In other words this stranger was implying my son is not standard, or usual, or what was expected. He does not fit societies stereotypical idea of a seven year old. He is different. He is unique. To the stranger he stood out as exceptional and out of the ordinary.

Do you know how proud that makes me of my son?

I love that he is different. I love that he does things in his own way, at his own time and he has no concept of following the crowd. I delight in the ways he shows excitement by flapping, making high pitched noises and spinning. I smile when I watch him making his own delicacies like pizza with custard and yoghurt with mashed potato. I find it refreshing how he would rather watch lift doors than spend money on toys. I dance around with him in glee at watching yet another person use the hand dryers in the public bathrooms.

He is funny. He is loveable. He is energetic. He gets bored clothes shopping and thinks he knows better than me at times. Those are all ‘normal’ things that seven year old boys do!

He has brown hair, Hazel eyes and a love of technology. He is average height and weight for his age and even his shoe size is right on target!

So why would a stranger ask me if my other kid was normal?

She looked at my sons disability. She looked at the fact he is unable to speak. She looked at his poor balance, his different mannerisms and noises and she saw him as less, not conforming and not typical. Her question implied I should be sad for having such a unique child and craving a child without any such challenges. Maybe I should be sad I have to see to his every need at seven? Maybe I should be broken hearted he is not yet potty trained and not speaking?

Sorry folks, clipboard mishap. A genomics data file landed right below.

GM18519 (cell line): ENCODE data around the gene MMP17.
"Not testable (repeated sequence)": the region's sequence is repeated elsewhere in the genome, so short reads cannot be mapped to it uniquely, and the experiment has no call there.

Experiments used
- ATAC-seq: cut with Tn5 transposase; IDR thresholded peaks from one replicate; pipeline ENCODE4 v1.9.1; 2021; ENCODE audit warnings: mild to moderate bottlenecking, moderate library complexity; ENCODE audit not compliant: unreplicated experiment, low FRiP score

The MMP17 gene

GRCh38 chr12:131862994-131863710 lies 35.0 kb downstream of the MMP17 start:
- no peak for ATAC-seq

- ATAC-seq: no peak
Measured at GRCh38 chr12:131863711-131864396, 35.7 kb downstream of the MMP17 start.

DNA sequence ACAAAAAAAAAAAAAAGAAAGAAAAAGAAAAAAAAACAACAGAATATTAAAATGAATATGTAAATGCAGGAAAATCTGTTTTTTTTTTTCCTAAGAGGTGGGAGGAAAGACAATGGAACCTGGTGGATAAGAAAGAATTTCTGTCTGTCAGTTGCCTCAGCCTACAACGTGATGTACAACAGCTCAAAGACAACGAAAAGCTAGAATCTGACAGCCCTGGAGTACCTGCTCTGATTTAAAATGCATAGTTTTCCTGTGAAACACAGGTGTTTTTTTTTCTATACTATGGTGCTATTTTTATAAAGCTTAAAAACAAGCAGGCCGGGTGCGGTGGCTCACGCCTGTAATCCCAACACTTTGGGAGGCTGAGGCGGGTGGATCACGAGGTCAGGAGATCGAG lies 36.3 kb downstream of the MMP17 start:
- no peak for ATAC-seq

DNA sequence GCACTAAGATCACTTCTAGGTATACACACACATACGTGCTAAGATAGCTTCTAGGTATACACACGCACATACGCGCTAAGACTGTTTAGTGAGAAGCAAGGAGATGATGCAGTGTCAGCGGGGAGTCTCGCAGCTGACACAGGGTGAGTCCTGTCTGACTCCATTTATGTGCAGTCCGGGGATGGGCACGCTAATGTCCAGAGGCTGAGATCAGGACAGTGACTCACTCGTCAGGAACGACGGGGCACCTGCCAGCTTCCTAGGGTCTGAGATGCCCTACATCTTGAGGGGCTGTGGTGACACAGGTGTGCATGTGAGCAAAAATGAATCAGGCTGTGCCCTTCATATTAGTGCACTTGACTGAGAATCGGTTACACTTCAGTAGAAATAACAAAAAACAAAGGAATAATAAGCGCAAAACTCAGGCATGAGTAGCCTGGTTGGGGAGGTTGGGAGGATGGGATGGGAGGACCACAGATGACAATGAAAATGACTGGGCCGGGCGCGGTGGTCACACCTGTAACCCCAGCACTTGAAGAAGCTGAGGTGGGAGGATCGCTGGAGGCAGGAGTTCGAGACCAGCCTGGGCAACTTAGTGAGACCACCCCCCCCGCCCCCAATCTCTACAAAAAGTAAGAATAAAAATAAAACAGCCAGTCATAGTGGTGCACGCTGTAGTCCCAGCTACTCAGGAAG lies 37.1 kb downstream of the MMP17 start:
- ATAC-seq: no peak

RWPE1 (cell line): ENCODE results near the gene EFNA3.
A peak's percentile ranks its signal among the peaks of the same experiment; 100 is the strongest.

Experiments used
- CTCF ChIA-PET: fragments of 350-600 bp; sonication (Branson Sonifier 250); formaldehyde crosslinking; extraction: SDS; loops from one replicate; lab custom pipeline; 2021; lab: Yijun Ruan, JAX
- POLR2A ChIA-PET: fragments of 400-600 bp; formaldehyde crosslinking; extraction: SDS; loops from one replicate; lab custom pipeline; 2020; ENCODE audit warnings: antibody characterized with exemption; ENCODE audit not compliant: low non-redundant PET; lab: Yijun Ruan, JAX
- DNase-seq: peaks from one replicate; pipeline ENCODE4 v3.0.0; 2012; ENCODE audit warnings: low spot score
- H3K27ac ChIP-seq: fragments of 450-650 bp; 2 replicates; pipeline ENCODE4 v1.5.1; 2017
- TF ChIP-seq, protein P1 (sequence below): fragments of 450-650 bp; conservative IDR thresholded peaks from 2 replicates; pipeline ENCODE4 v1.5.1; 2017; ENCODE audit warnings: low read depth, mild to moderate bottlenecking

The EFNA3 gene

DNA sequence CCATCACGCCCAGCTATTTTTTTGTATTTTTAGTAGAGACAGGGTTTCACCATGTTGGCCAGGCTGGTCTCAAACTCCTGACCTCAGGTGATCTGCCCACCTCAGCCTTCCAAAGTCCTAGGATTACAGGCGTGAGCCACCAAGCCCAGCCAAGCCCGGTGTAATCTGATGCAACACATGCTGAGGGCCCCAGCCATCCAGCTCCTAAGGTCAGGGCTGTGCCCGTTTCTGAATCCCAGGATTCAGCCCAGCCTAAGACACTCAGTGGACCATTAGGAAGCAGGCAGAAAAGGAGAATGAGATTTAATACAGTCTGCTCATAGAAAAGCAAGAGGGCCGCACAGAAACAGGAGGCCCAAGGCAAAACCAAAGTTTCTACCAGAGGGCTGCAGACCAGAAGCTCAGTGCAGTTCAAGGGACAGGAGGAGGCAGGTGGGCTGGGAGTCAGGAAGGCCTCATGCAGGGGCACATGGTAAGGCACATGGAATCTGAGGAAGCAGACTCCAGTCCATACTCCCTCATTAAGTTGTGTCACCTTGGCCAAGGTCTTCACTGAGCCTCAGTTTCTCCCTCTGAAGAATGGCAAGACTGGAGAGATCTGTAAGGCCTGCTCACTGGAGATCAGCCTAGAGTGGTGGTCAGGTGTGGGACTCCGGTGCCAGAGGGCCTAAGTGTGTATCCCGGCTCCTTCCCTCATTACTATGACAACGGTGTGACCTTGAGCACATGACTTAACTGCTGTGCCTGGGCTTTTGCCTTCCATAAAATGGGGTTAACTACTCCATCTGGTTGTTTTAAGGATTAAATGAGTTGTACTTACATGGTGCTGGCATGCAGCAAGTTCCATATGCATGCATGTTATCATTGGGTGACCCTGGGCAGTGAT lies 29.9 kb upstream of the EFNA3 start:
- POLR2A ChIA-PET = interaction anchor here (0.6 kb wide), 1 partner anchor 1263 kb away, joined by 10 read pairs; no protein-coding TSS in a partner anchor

I refuse to judge this stranger. Why? Well a part of me used to be there. My heart ached for the things my son could not do. My body ached pushing him around in a chair for all the years he could not walk. My ears would love to hear his voice.

Now I see my son differently. I see him as beautiful. I see him as wonderful.

He IS normal. His sister is normal too.

Normal according to the dictionary is conforming to a standard. If you see the standard as being human then there really is no such thing as not being normal.

So do you want to know how I replied?

I simply smiled and said softly ‘Yes. I am blessed with two amazing children. Thanks!’



“I’m sorry, he has special needs”

I found myself saying this to someone earlier today. I hate having to apologise or explain my child’s behaviour to strangers but sometimes he is so ‘out there’ that I have to say something.

On this occasion we were visiting a local supermarket restaurant and Isaac had wandered off (he won’t sit for long) so I had gone in search of him. To drag him back or even try to persuade him to come back and sit with us would result in a massive screaming match so I try to watch him and pick him up only when necessary. He would never cause willful damage and just needs to explore and move around as part of his disability. But today he was in full ‘autism’ mode and very excited. He was walking, flapping and being very vocal and became very excited when he saw two ladies eating something he liked the look of. They also happened to be sitting on a window seat which makes him even more excited (not sure why but it does). So I watched my 4 year old boy, who to everyone looks perfectly normal, walk up to this table flapping his arms and making noises and heading straight to their table. He then stopped, looked at their table from strange angles and clapped his hands like he was cheering them on. Had he moved on I could have coped with this strange behaviour and said a silent prayer that the ladies would not try talking to him and carry on like nothing had happened. But Isaac turned around and walked to the centre of the restaurant before immediately turning right back and repeating every action he had just done all over again to the same ladies at the same table. Oh dear. One of those moments you just know is going to end in tears.